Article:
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The Honolulu Advertiser
Posted on: Tuesday, May 18, 2010

ABC, Fox, NBC announce fall TV lineups

Special to The Advertiser

This fall, ABC will be back to what TV knows best doctors and crime-solvers.

It will even combine the two for one show. In "Body of Proof," Dana Delany plays a doctor whose surgery career is ended by an accident; she becomes a medical examiner.

Meanwhile, the network is going slow on some of its riskier ventures in the current season:

Fantasy and science fiction: "FlashForward" is being canceled; "V" has been renewed, but isn't on the fall schedule. There is one new show, however: "No Ordinary Family" has a Michael Chiklis and Julie Benz crash-landing in the Amazon with their children; all four soon have superpowers.

Comedies: Only one is being added, to fill a Wednesday hole. However, two are ready for mid-season, one starring Matthew Perry.

Mostly, ABC will stick to the standards. It even has two shows the cop show "Detroit 1-8-7" and a drama, "My Generation" that pretend to be done by a documentary crew. It has also adds a reality show ("Secret Millionaire"), from the "Undercover Boss" producers, which had a brief run on Fox.


The network announced its line-up today and introduced it to advertisers late this afternoon. Details:

Mondays: Unchanged, with "Dancing With the Stars" at 7 p.m. and "Castle" at 9.

Tuesdays: 7 p.m., "No Ordinary Family"; 8, "Dancing With the Stars" results show; 9, "Detroit 1-8-7," starring Michael Imperioli, formerly of "The Sopranos."

Wednesdays: "The Middle," "Modern Family" and "Cougar Town" return at 7, 8 and 8:30. The new comedy, "Better Together," is at 7:30; it pairs one couple that's dated comfortably for nine years and another that is marrying and pregnant after seven weeks. At 9 p.m., "The Whole Truth" stars Joely Richardson and Rob Morrow as friends working opposite sides as a prosecutor and defense attorney.

Thursdays: 7, "My Generation," in which Austin, Texas, youths are re-visited by a documentary crew that profiled them 10 years ago as teens; 8 and 9, "Grey's Anatomy" and "Private Practice" return.

Fridays: 7, "Secret Millionaire" (rich people go undercover); 8, "Body of Proof"; 9, "20/20."

Saturdays: Football.

Sundays: Unchanged, with "America's Funniest Home Videos" at 6, "Extreme Makeover: Home Edition" at 7, "Grey's Anatomy" at 8 and "Private Practice" at 9.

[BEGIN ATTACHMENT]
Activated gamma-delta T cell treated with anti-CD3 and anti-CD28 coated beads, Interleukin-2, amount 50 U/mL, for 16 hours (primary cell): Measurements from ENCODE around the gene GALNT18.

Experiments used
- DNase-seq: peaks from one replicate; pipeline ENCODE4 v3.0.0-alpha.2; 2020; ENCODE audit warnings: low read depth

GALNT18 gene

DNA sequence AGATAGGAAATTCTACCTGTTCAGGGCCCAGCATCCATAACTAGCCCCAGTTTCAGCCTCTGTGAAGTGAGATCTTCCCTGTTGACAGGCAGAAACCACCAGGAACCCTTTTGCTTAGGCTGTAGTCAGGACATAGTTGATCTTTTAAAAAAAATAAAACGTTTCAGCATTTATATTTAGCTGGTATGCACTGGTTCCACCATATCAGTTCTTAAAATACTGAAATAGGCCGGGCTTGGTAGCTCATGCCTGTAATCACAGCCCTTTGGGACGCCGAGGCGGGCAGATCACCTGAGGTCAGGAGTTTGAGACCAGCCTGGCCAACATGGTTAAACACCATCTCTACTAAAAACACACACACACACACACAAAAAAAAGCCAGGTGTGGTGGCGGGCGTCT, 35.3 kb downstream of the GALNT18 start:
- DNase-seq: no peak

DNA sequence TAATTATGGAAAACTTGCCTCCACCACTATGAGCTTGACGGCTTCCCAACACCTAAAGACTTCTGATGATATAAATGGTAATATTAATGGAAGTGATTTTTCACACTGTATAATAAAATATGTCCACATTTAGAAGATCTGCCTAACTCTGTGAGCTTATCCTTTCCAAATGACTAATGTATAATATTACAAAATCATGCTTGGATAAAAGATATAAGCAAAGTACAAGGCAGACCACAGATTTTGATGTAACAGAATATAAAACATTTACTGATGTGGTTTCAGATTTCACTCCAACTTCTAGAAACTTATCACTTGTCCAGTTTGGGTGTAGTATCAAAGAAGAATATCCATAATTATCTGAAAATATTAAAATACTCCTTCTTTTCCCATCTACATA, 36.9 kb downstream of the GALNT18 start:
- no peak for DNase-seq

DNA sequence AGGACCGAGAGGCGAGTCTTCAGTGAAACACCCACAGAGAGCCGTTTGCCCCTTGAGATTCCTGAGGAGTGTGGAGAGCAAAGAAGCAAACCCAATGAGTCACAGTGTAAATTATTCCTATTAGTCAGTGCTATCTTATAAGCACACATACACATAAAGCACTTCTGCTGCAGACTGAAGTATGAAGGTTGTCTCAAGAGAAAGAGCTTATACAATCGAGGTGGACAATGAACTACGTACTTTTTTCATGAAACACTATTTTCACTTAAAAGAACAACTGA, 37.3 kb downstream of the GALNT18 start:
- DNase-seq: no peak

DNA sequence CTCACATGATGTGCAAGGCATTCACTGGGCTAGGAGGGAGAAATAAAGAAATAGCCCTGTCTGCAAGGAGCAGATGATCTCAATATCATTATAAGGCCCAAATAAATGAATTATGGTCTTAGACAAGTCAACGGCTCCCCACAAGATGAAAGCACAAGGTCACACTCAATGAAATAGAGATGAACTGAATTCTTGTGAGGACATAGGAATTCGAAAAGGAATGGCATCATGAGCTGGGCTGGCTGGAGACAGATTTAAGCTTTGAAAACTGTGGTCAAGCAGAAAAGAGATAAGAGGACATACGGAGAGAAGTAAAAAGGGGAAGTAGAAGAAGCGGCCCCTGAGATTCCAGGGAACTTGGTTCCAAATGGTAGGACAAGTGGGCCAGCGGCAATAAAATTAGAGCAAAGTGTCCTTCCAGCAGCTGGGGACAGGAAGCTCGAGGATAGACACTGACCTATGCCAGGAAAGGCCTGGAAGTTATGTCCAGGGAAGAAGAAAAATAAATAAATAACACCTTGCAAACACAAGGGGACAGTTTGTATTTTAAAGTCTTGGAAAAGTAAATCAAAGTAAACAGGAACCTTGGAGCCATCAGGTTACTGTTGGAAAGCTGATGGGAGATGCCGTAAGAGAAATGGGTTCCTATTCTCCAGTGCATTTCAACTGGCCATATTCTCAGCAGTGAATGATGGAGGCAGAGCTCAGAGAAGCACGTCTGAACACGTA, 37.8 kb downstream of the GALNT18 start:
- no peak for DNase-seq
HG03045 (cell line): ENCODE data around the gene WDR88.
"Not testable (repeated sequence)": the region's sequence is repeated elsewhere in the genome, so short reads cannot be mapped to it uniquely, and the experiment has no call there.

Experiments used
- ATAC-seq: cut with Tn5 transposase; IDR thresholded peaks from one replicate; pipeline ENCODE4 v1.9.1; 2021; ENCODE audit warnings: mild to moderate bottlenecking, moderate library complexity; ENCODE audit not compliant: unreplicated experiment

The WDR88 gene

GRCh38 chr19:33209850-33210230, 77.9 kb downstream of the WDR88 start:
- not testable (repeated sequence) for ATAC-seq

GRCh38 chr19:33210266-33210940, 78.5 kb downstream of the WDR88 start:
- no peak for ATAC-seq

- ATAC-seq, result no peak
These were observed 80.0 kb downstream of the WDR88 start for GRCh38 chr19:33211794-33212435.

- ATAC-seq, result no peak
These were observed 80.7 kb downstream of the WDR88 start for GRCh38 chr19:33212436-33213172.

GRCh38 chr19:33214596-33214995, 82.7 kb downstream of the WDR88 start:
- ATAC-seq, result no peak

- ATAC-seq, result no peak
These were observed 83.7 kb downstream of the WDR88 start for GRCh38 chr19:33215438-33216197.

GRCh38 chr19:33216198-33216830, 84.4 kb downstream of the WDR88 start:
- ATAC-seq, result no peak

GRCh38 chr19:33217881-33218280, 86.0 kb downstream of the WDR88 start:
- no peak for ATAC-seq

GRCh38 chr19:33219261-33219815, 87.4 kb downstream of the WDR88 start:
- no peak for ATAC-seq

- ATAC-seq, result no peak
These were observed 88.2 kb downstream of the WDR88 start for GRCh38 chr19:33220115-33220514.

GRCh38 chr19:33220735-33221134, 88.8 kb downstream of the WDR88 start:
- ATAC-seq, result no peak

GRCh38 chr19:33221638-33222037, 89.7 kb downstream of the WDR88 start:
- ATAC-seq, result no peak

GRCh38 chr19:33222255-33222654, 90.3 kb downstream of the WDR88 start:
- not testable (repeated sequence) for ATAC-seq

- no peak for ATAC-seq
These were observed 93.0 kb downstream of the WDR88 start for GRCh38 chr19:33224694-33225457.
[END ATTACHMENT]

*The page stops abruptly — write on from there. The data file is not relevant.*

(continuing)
Mid-season: "Off the Map," from the "Grey's Anatomy" producers, has American doctors in a clinic in the South American jungle. "Mr. Sunshine" is a Matthew Perry comedy. "Happy Endings" is a youth comedy that includes Elisha Cuthbert, Casey Wilson and Damon Wayans, Jr. Current shows waiting for mid-season slots are "V" and "Supernanny."


The new fall line-ups announced by Fox and NBC Monday, with capsules of the new shows:

Mondays, Fox: 7 p.m., "House"; 8 p.m., "Lonestar." Jimmy Wolk is a young schemer, with families in Amaraillo and Houston.

Mondays, NBC: 7 p.m., "Chuck"; 8 p.m., "The Event," with Jason Ritter entangled in a conspiracy of national impact; 9 p.m., "Chase," producer Jerry Bruckheimer's ("CSI") action drama about U.S marshals.

Tuesdays, Fox: 7 p.m., "Glee"; 8 p.m., "Raising Hope," with a pool boy, 23 and living with his parents, raising a baby born in prison; 8:30 p.m., "Running Wilde," a romance of opposites, played by Will Arnett and Keri Russell.

Tuesdays, NBC: unchanged, with "Biggest Loser" at 7 p.m., "Parenthood" at 9.

Wednesdays, Fox: 7 p.m., "Lie to Me"; 9 p.m., "Hell's Kitchen."

Wednesdays, NBC: 7 p.m., "Undercovers" J.J. Abrams, the "Alias" and "Lost" producer, heads this story about two former spies now married and running a catering company who are pressed back into service; 9 p.m., "Law & Order: Special Victims Unit."; 10 p.m., "Law & Order: Los Angeles," not yet cast.

Thursdays, Fox: no change, with "Bones" at 7 p.m. and "Fringe" at 9 p.m.

Thursdays, NBC: 7-8:30 p.m., "Community," "30 Rock" and "The Office"; 8:30 p.m., "Outsourced," with Ben Rappaport as an American running a call center in India; 9 p.m., "Love Bites," an hour-long anthology with three short stories and vignettes.

Fridays, Fox: 7 p.m., "Human Target"; 8 p.m., "The Good Guys."

Fridays, NBC: 7 p.m., "Who Do You Think You Are"; 8 p.m., "Dateline"; 9 p.m., "Outlaw," with Jimmy Smits as a Supreme Court who resigns and defends the common man.

Saturdays: Fox continues to have "Cops" and "America's Most Wanted"; NBC has reruns.

Sundays: Fox continues its cartoons; NBC continues football.

Mid-season, Fox: "Ride-Along," a Chicago cop show from "Shield" producer Shawn Ryan, will be 8 p.m. Mondays; "American Idol" will be 7-8:30 p.m. Tuesdays, followed by "Runing Wilde." "Raising Hope" and "Glee" move to Wednesdays, sandwiched around a half-hour "Idol." Also: A comedy ("Mixed Signals") a Sunday cartoon ("Bob's Burgers") and a fantasy epic ("Terra Nova") from Steven Spielberg, with people from the future visiting the days of dinosaurs.

Mid-season, NBC: After football season, Sundays have "Dateline," "Minute to Win It" and "Celebrity Apprentice." "School Pride," a reality show about reviving schools, will take the 7 p.m. Friday spot. Waiting are three sitcoms and two dramas, one a law show from David E. Kelley ("Boston Public").